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Results: 1 - 32 of 32
2019-05-06 [p.5247]
Q-2342 — Mr. Obhrai (Calgary Forest Lawn) — With regard to government communication with the Organization for Economic Co-Operation and Development (OECD) Working Group on Bribery and the statement by the spokesperson for the Minister of Foreign Affairs that “We will continue to work with and update the Working Group on the robust and independent domestic processes currently underway in Canada”: (a) what are the dates and details of all updates which have been provided to the OECD; (b) did the government inform the OECD that partisan Liberal Members control a majority of the votes on the Standing Committee on Justice and Human Rights; and (c) what are the “robust and independent” processes currently underway to investigate the allegations of corruption and inappropriate pressure applied by individuals in the government? — Sessional Paper No. 8555-421-2342.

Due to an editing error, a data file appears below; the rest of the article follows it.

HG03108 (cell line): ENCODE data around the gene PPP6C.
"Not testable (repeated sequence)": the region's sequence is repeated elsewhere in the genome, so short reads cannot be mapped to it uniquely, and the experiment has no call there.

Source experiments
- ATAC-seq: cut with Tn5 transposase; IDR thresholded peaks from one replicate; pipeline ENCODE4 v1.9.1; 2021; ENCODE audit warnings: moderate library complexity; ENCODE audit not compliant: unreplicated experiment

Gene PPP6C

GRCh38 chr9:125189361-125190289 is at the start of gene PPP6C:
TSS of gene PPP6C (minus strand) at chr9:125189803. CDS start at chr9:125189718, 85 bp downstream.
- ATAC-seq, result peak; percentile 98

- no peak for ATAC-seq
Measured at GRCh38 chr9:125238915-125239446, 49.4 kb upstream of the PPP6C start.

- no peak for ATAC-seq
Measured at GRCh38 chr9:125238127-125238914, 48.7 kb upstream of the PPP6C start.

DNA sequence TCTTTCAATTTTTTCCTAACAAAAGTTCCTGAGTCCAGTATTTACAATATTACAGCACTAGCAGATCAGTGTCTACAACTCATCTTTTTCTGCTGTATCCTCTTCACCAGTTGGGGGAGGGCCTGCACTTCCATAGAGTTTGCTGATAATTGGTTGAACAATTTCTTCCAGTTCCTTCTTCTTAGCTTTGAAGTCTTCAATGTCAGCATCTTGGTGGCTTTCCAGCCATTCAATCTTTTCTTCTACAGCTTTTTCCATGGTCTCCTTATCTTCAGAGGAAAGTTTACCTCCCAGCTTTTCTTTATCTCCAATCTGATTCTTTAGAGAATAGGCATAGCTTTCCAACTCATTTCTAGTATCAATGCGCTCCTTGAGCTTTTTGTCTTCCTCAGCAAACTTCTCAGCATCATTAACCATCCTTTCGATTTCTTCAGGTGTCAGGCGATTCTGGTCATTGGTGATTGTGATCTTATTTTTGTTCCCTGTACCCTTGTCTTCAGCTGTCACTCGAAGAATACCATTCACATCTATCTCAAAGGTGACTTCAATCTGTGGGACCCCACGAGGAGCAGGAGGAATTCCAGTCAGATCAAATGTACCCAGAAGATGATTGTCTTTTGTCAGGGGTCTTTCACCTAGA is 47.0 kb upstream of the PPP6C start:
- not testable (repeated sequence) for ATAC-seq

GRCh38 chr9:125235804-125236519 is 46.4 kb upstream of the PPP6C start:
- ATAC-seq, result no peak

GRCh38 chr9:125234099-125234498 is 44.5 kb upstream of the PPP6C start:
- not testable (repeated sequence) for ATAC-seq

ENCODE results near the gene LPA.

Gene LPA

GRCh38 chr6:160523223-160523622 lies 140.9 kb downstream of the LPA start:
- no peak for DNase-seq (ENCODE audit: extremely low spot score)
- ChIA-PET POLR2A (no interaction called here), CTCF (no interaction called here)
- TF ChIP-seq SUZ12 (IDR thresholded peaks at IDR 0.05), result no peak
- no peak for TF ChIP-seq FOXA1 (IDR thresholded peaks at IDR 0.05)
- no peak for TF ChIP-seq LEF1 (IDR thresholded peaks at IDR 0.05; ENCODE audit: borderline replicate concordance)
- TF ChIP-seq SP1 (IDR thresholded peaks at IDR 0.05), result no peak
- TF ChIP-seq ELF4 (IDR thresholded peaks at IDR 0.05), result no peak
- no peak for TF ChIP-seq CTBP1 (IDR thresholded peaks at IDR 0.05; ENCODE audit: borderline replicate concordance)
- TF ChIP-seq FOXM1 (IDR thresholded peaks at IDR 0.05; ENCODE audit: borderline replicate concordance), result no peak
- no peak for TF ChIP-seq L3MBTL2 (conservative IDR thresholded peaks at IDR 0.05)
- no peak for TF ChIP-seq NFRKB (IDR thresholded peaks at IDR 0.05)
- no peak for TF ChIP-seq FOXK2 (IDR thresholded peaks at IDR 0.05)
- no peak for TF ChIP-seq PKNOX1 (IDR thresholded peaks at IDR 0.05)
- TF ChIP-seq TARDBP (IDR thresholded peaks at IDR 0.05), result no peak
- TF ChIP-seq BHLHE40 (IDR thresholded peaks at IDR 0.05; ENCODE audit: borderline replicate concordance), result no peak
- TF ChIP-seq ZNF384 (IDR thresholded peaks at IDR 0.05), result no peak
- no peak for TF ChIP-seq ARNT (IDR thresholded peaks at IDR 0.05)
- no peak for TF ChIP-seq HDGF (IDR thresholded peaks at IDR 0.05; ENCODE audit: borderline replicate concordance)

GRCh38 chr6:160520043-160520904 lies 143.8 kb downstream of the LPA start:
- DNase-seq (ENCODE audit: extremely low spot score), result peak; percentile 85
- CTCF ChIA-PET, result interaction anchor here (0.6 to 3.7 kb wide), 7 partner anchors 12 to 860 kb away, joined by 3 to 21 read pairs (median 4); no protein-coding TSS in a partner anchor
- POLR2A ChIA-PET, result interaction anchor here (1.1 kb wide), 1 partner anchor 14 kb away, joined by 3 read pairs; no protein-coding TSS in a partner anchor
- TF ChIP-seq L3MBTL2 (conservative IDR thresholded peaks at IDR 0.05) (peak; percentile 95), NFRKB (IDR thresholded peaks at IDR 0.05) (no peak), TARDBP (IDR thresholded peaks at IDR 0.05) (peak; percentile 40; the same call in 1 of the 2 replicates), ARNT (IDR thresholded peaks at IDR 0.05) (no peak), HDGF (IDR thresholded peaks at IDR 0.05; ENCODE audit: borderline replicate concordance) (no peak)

2019-02-20 [p.4593]
Pursuant to Order made Tuesday, February 19, 2019, the House resumed consideration of the motion of Mr. Angus (Timmins—James Bay), seconded by Mr. Dusseault (Sherbrooke), — That the House: (a) call on the Prime Minister to waive solicitor-client privilege for the former Attorney General with respect to allegations of interference in the prosecution of SNC-Lavalin; and (b) urge the government to launch a public inquiry, under the Inquiries Act, in order to provide Canadians with the transparency and accountability promised by the Liberals in the 2015 election campaign.
The House proceeded to the taking of the deferred recorded division on the amendment of Mr. Dusseault (Sherbrooke), seconded by Ms. Sansoucy (Saint-Hyacinthe—Bagot), — That the motion be amended by adding after the word “Act,” the following: “and to table the report in the House by May 31, 2019,”.
The question was put on the amendment and it was negatived on the following division:
(Division No. 991 -- Vote no 991) - View vote details.
YEAS: 133, NAYS: 159
2019-02-20 [p.4595]
Pursuant to Standing Order 81(16), the House proceeded to the putting of the question on the main motion of Mr. Angus (Timmins—James Bay), seconded by Mr. Dusseault (Sherbrooke).